• Publications
  • Influence
The ecological consequences of social wasps (Vespula spp.) invading an ecosystem that has an abundant carbohydrate resource
Abstract Introduced Vespula wasps have successfully invaded beech ( Nothofagus ) forests in New Zealand. By collecting honeydew, an abundant carbohydrate resource, wasps can reach high numbers.Expand
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Ecological effects and management of invasive alien Vespidae
Insect species associated with human goods continue to be accidentally introduced into new locations. A small proportion of these introduced species become invasive, causing a range of impacts in theExpand
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The role of introduced predators and competitors in the decline of kaka (Nestor meridionalis) populations in New Zealand
We investigated the role of introduced predators and competitors in the population decline of kaka, Nestor meridionalis, a previously abundant forest parrot endemic to New Zealand. We providedExpand
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Impacts of exotic invertebrates on New Zealand's indigenous species and ecosystems
Biological invasions have significantly affected New Zealand's native species and ecosystems. Most prominent are the effects of exotic mammals and plants, whereas few invertebrate invasions are knownExpand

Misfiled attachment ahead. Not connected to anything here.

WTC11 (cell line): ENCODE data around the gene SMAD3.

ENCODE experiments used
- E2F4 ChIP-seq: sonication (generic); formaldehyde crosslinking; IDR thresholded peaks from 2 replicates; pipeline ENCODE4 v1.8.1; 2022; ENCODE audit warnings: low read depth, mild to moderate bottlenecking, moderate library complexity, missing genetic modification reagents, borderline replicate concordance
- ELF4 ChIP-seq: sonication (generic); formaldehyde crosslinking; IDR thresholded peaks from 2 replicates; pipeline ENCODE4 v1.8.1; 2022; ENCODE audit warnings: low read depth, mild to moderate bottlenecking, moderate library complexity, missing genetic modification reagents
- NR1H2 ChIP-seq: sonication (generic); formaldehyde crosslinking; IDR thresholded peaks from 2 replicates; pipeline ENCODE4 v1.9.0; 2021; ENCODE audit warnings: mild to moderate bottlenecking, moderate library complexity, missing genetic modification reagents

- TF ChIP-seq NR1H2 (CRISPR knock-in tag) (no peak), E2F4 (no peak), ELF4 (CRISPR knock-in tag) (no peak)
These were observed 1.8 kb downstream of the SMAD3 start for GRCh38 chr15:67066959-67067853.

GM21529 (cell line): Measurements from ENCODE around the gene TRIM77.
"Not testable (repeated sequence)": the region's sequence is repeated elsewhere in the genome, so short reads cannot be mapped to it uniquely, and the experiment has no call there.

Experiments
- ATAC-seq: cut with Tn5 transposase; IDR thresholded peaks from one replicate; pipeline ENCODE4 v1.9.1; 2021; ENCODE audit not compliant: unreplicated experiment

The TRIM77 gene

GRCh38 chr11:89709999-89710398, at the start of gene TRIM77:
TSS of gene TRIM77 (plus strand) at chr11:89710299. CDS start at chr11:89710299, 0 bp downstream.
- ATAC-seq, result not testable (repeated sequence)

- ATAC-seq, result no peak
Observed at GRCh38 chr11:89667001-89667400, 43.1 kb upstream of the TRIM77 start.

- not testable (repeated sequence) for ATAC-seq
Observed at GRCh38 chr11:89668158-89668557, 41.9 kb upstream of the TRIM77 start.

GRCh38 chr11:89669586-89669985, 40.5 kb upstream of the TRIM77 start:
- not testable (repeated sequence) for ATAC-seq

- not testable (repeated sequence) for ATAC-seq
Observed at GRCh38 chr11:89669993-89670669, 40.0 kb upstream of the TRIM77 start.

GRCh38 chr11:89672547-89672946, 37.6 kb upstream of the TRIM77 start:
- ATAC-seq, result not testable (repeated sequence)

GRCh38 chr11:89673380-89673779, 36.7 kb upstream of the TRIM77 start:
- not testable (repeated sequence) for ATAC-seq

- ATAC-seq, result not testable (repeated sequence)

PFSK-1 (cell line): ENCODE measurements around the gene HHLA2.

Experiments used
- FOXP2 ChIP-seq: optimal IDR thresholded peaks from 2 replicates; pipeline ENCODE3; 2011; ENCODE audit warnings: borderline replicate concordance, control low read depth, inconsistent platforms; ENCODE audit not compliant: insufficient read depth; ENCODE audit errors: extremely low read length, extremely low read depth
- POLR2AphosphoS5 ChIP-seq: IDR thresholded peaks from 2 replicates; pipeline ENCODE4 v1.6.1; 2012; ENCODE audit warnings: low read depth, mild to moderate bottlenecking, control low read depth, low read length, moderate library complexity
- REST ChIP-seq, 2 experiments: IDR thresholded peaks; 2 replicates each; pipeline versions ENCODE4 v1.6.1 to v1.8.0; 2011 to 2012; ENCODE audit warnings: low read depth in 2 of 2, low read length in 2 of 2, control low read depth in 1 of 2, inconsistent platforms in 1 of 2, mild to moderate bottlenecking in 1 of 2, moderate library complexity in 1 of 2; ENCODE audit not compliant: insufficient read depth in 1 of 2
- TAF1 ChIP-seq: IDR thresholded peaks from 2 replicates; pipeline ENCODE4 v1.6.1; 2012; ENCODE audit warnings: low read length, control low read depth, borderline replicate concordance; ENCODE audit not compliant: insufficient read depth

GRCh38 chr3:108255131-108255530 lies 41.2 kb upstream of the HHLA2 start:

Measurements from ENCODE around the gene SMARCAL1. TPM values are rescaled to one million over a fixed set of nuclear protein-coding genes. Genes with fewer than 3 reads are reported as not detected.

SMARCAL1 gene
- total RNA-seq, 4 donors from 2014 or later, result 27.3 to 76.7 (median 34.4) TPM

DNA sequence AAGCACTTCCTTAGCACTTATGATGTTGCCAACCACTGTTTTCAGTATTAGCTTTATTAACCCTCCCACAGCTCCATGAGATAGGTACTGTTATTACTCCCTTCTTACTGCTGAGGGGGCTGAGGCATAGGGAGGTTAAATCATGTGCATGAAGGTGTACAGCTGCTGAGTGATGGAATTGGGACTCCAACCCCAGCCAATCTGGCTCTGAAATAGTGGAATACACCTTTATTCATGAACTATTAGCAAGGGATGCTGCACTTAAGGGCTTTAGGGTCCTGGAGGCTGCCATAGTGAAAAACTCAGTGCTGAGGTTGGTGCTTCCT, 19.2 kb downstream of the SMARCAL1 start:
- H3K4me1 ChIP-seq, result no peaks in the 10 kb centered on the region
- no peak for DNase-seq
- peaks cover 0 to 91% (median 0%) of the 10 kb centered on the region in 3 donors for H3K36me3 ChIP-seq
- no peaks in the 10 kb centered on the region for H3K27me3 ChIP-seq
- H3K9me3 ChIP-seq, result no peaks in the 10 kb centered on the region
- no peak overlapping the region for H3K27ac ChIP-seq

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The diversity and origin of exotic ants arriving in New Zealand via human-mediated dispersal
The number of exotic ant species being dispersed to new regions by human transportation and the trade pathways responsible for this are poorly understood. In this study, the taxonomic diversity,Expand
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Summary: Introduced common wasps (Vespula vulgaris) are widespread, abundant pests in New Zealand. They compete for food with native birds and feed on native invertebrates. We poisoned wasps annuallyExpand
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Declines in common, widespread native birds in a mature temperate forest.
Common, widespread species are important for ecosystem structure and function. Although such species have declined in some parts of the world, for most ecosystems there is a lack of information aboutExpand
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Restructuring of Lepidoptera communities by introduced Vespula wasps in a New Zealand beech forest
Abstract Introduced social wasps (Vespula vulgaris) reach high densities in some New Zealand beech forests, because honeydew provides an abundant high-energy food source. We manipulated wasp densityExpand
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Dynamics of common wasps in New Zealand beech forests: a model with density dependence and weather
Summary 1. Nest densities of the common wasp (Vespula vulgaris (L.)) were monitored at six sites for 13 years in the honeydew-rich southern beech (Nothofagus spp.) forests of New Zealand’s SouthExpand
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New Zealand's Performance Based Research Funding (PBRF) model undermines Maori research
(2009). New Zealand's Performance Based Research Funding (PBRF) model undermines Maori research. Journal of the Royal Society of New Zealand: Vol. 39, No. 4, pp. 233-238.
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